I’ll admit I only made it through a quarter of 50 Shades of Grey. It needed an editor, but more importantly, it needed to be free. It needed to be free of the patriarchal misogynistic stereotypes that are so easily embraced and overdone by romance fiction writers, but also, it needed to become its own book. Writing fan fiction is like writing a Hollywood script and labelling the characters as famous actors, or in this case, as “played by Kristen Stewart and Robert Pattinson.” It steals backstory from other films, and leaves a void of storytelling so that new audiences are lost and feel something is missing.
I’ve read the Twilight series and enjoyed it. As a romance reader, I appreciated the uniquely insurmountable barrier between the two lovers. It was a well designed difficulty: if you kiss, you die. Nice problem. Romance is all about love overcoming obstacles, and romance readers want to see that love conquers all, even vampires. But 50 Shades of Grey is fan fiction that tries to stand on its own feet and fails. Granted, it has been a huge commercial success because sex sells; but behind the titillation there’s no substance.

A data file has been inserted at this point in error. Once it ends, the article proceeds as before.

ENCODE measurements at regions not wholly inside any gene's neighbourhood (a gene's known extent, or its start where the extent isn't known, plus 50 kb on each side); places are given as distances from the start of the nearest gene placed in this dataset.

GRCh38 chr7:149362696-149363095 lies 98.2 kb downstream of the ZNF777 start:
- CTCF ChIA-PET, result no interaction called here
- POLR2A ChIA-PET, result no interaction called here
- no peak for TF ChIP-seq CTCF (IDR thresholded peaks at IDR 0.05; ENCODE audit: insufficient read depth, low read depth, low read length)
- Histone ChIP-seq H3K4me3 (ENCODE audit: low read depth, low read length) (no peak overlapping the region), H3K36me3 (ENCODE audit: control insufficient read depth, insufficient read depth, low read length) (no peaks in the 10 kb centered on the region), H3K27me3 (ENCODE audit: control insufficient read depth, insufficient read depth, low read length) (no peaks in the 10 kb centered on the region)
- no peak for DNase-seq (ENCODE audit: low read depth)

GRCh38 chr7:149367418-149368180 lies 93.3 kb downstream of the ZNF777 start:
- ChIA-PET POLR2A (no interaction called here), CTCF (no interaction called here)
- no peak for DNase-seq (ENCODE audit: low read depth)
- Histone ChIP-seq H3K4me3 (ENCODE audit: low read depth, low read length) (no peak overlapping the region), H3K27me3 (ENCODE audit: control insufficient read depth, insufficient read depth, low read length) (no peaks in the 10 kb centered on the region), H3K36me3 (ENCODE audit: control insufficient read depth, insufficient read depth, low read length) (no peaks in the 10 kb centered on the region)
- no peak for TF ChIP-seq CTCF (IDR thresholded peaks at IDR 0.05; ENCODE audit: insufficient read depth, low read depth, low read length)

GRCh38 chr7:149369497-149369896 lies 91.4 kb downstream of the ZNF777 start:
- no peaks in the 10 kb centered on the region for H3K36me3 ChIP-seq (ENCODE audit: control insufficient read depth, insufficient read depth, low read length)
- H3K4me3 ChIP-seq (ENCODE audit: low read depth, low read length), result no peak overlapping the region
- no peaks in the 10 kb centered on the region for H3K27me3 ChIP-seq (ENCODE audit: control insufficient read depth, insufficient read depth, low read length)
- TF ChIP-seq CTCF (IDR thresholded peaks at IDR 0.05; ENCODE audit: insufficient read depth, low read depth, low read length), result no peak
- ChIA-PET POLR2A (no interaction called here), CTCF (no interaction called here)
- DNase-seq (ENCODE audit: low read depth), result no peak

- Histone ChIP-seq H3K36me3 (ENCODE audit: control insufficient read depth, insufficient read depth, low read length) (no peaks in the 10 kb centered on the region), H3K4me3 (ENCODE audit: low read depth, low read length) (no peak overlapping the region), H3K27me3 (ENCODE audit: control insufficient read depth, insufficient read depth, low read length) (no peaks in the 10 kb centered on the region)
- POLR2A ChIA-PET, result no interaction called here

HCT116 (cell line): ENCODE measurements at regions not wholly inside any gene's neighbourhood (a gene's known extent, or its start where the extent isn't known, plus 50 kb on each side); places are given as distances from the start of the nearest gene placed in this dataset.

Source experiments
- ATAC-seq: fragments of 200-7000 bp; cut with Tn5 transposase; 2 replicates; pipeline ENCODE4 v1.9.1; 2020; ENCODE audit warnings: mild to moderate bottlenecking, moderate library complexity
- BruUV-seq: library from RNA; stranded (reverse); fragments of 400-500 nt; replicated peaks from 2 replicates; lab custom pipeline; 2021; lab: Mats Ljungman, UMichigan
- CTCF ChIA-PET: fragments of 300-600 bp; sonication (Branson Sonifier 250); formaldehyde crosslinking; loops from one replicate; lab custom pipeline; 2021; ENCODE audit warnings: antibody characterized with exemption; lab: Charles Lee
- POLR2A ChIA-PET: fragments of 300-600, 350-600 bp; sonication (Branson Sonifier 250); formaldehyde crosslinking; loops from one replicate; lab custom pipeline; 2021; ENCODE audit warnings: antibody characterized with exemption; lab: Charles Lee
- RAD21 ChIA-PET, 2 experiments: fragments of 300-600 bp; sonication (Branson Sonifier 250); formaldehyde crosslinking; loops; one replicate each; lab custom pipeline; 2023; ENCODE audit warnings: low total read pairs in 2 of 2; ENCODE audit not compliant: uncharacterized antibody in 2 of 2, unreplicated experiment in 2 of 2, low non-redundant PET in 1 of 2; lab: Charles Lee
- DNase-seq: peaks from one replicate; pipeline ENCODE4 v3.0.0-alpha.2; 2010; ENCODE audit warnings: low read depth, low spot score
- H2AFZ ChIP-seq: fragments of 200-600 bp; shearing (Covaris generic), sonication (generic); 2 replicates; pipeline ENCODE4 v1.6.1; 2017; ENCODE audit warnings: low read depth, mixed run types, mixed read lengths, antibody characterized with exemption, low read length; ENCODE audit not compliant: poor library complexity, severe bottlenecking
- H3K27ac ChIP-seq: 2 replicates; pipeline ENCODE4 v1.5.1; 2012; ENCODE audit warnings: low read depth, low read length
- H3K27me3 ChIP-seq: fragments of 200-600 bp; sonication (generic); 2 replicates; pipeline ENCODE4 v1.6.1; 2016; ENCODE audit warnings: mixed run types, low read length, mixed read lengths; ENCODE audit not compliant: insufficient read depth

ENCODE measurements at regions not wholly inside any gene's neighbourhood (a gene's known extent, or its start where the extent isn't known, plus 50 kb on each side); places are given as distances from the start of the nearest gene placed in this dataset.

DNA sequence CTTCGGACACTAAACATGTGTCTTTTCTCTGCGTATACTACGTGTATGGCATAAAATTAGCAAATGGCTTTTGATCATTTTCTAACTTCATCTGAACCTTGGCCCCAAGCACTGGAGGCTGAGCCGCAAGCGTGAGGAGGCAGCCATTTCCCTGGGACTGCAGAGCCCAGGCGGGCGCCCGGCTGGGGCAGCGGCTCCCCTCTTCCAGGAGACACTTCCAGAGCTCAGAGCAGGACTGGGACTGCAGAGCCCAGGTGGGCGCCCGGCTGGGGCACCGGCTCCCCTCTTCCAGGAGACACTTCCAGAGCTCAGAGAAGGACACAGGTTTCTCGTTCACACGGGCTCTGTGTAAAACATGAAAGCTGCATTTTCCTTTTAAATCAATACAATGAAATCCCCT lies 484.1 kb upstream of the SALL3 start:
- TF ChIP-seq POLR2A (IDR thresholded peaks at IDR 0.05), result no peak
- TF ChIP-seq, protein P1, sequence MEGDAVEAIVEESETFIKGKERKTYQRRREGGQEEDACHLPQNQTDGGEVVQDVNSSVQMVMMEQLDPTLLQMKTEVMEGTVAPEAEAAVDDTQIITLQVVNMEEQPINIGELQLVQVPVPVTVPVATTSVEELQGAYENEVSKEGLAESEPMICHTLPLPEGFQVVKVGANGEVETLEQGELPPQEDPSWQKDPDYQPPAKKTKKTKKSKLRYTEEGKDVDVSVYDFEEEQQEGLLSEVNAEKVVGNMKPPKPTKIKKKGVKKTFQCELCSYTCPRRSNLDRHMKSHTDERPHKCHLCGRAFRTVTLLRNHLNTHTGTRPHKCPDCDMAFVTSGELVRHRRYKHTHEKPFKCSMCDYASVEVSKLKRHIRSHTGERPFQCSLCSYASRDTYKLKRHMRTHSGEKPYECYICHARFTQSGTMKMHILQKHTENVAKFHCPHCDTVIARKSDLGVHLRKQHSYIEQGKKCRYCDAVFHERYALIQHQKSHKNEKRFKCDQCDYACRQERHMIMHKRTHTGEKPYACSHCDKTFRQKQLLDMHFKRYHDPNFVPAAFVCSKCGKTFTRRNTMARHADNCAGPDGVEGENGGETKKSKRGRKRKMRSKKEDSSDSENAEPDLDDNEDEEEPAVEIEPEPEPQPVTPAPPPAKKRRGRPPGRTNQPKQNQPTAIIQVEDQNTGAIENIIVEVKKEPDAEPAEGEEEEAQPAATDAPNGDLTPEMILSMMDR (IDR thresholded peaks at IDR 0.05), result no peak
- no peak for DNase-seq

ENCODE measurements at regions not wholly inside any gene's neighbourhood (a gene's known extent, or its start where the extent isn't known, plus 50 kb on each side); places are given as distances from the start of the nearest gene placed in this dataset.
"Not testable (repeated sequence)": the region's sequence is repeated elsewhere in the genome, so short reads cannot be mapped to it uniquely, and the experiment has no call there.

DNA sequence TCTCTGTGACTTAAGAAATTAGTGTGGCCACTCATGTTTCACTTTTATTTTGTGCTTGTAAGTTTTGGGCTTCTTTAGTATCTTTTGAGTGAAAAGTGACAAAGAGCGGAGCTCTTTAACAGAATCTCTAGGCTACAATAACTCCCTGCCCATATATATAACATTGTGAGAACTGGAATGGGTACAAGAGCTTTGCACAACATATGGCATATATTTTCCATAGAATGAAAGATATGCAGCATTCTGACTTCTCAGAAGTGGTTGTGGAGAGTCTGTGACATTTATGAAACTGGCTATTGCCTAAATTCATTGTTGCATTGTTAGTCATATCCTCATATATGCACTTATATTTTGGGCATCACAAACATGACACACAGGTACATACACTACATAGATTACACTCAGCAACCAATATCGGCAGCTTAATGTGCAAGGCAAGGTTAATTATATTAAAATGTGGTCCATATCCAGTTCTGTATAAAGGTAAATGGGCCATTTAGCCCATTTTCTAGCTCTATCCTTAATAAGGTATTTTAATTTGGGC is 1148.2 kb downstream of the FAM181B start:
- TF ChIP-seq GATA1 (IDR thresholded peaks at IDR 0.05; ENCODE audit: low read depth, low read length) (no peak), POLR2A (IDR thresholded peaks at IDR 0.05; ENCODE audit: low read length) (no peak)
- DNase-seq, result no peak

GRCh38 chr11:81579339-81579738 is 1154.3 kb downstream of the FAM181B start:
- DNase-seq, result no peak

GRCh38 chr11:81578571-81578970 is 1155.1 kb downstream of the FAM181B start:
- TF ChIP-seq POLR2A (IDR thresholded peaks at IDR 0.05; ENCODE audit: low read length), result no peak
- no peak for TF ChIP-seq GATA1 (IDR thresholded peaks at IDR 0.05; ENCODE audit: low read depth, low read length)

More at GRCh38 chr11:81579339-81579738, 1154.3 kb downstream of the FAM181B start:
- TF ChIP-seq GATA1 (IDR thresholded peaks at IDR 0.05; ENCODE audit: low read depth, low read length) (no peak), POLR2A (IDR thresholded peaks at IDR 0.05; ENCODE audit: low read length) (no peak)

Because 50 Shades lost the vampire problem it has much weaker obstacles than Twilight. It has a less interesting barrier with a messed-up male protagonist/antagonist (I’m not sure which he really is). After a few more tinkers down the road, the weakened plot and weakened characters have become so watered down that they are fifty shades lighter than the original.
Writing fan fiction can be a fun chance to play in someone else’s universe. It can also be excellent practice for honing your craft. And like any craft, writing takes practice. After all, most composers learn to play other people’s songs before they create their own masterpieces. However, make sure your borrowed characters face obstacles that are at least as interesting and challenging as those created by their own author. Otherwise you’ll just be writing fifty shades of bland.